BURMA: Women and Children Bear Brunt of Health Crisis in Eastern Burma

Tuesday, October 19, 2010
Independent Catholic News
South Eastern Asia
PeaceWomen Consolidated Themes: 
Human Rights

Women and children bear brunt of health crisis in eastern Burma | Burman. diagnosis, Thai Children's Trust
A new report released today reveals that the health of populations in conflict-affected areas of eastern Burma, particularly women and children, is amongst the worst in the world, a result of official disinvestment in health, protracted conflict and the abuse of civilians.

The report Diagnosis: Critical, based on a survey by community health organisations of over 27,000 people in eastern Burma, shows that over 40% of children suffer from malnutrition and 60% die from preventable disease. One in fourteen women is infected with malaria, one of the highest rates of infection in the world.

One in seven children in eastern Burma will die before age five, almost double Burma's official figures, which are amongst the worst in the world. The maternal mortality ratio is triple the official national figure.

Amongst surveyed populations, almost one third had experienced human rights abuses in the preceding year, especially forced labour and displacement. These abuses serve as major drivers of the health crisis as children in displaced families were three times more likely to suffer from acute malnutrition and 60% more likely of suffering from diarrhea. The odds of children dying before age one were doubled in households forced to provide labor.

“The inability of the peoples of eastern Myanmar to enjoy basic rights is killing them,” said Dr. Sriprapha Petcharamesree of Thailand's Mahidol University. “However, these realities are not confined to Myanmar alone as the burden of these abusive policies is borne by members of ASEAN and beyond”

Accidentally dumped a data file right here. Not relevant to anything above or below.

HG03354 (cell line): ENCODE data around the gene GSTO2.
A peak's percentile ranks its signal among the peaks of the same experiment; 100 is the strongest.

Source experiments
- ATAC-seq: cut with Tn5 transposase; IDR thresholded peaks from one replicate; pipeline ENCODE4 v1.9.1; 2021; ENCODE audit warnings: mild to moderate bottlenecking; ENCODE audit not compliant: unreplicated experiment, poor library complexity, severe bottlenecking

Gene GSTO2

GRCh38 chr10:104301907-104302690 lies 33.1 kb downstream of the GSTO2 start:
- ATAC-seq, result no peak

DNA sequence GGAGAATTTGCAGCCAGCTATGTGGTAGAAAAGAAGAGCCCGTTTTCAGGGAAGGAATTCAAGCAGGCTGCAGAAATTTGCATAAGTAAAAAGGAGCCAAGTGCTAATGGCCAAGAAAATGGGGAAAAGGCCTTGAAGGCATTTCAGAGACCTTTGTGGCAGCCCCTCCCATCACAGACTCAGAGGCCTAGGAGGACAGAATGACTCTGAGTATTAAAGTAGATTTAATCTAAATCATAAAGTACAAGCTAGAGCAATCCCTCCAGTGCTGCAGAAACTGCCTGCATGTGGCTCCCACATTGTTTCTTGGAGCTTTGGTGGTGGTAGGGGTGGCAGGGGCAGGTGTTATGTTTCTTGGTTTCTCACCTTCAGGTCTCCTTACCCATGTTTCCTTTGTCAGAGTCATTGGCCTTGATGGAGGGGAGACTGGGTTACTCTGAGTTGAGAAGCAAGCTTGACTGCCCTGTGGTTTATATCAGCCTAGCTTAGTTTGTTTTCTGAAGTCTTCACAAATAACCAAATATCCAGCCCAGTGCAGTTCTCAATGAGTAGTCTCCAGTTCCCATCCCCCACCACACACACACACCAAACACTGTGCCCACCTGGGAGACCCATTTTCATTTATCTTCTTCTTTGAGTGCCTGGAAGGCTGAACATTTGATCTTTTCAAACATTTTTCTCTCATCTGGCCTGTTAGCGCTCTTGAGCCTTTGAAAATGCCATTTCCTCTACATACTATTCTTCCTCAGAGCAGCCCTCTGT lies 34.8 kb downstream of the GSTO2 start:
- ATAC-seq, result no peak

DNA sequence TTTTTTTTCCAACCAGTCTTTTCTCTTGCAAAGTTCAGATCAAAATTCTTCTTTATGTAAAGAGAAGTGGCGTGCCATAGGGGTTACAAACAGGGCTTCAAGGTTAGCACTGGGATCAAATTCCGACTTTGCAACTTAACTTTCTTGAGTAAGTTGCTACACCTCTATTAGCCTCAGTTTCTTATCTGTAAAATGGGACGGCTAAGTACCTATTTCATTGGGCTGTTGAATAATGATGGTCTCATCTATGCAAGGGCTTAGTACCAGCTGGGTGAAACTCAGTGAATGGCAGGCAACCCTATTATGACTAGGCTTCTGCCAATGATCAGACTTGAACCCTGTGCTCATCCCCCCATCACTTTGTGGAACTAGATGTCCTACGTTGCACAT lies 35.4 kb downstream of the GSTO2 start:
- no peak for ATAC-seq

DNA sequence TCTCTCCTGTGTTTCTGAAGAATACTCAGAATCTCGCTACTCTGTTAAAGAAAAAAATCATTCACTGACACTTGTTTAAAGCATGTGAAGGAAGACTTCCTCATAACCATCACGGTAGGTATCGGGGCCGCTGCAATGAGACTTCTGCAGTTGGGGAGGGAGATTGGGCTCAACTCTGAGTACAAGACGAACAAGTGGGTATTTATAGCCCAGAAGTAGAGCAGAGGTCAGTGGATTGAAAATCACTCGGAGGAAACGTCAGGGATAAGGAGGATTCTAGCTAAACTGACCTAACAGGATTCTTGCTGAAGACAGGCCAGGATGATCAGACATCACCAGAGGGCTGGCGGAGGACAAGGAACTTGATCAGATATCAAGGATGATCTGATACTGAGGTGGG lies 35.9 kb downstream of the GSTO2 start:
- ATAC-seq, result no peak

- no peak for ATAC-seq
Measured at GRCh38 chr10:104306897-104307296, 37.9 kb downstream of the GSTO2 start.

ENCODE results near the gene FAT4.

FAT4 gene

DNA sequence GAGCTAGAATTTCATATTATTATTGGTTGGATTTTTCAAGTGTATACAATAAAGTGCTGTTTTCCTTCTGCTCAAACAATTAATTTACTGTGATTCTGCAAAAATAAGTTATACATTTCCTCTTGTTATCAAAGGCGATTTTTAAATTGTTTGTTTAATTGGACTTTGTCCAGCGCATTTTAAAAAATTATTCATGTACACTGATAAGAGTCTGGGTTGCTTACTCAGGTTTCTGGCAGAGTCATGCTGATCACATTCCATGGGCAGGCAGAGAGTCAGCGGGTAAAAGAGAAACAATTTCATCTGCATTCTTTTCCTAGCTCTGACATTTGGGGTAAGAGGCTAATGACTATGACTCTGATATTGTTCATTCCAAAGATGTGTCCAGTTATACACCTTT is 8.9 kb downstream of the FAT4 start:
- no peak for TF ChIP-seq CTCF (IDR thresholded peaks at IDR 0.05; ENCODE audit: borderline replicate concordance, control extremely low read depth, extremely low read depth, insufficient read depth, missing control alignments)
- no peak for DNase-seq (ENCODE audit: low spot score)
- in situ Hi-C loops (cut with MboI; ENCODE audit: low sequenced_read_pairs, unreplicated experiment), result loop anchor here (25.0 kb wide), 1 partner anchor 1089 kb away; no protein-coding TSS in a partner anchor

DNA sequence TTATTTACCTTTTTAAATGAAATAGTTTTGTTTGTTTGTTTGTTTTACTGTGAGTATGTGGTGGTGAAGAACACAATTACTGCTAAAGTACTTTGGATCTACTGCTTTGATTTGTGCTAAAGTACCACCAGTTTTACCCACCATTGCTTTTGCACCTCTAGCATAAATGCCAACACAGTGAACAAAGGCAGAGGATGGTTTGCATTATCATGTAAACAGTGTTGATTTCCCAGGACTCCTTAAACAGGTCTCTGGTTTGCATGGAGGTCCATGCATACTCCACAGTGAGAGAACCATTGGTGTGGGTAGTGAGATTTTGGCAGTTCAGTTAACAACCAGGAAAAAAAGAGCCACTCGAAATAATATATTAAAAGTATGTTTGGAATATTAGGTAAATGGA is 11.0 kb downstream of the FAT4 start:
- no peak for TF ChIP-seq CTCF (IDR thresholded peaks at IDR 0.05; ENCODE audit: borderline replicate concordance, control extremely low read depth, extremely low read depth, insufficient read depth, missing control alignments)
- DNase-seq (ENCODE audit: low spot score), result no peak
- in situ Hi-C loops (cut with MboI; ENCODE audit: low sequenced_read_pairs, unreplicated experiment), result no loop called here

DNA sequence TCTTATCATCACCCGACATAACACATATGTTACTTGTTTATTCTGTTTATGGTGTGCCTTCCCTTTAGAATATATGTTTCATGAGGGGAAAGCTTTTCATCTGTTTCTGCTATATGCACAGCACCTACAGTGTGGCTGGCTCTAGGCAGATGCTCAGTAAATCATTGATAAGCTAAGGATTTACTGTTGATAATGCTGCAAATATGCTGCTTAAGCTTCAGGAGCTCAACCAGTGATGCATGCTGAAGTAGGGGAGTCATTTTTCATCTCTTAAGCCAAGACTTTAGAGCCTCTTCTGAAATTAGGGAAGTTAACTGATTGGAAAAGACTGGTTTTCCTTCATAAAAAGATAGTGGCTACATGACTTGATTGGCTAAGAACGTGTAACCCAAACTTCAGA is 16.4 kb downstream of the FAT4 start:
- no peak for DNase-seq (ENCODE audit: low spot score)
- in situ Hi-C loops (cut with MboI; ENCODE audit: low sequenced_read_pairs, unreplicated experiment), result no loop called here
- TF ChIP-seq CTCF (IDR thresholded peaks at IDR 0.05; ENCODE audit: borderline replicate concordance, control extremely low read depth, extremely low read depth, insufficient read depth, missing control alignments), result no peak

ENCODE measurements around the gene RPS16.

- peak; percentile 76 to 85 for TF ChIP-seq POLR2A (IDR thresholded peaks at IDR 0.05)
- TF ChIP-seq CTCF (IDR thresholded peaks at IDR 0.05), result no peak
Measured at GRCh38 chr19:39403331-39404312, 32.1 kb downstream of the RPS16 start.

In the absence of state-supported health infrastructure, community-based groups are working to improve access to health services in their areas.

Dr Cynthia Maung, a leading physician amongst indigenous health providers, said: “It is a crime that so many in eastern Burma, particularly women and children, are dying of preventable and treatable diseases. We are doing what we can to help, but without an end to the regime's abuses, this health crisis will continue.”

The report findings are further evidence for the urgent need for a Commission of Inquiry to investigate Crimes against Humanity in Burma. At the same time, ongoing community efforts must be supported to continue saving lives in eastern Burma.

Andrew Scadding Director of the Thai Children's Trust commented: "Not many people realise that the government of Burma spends about 47% of its income on its military. Burma has not fought a foreign war against since the Japanese left in 1945 and the British in 1948. The vast expenditure on the military is funding a war on its own people. The results are quite horrifying. There is serious concern that the forthcoming election in Burma may be followed by a very severe crackdown on the ethnic minorities living along Burma's eastern border with Thailand, which is already host to more than a million Burmese refugees."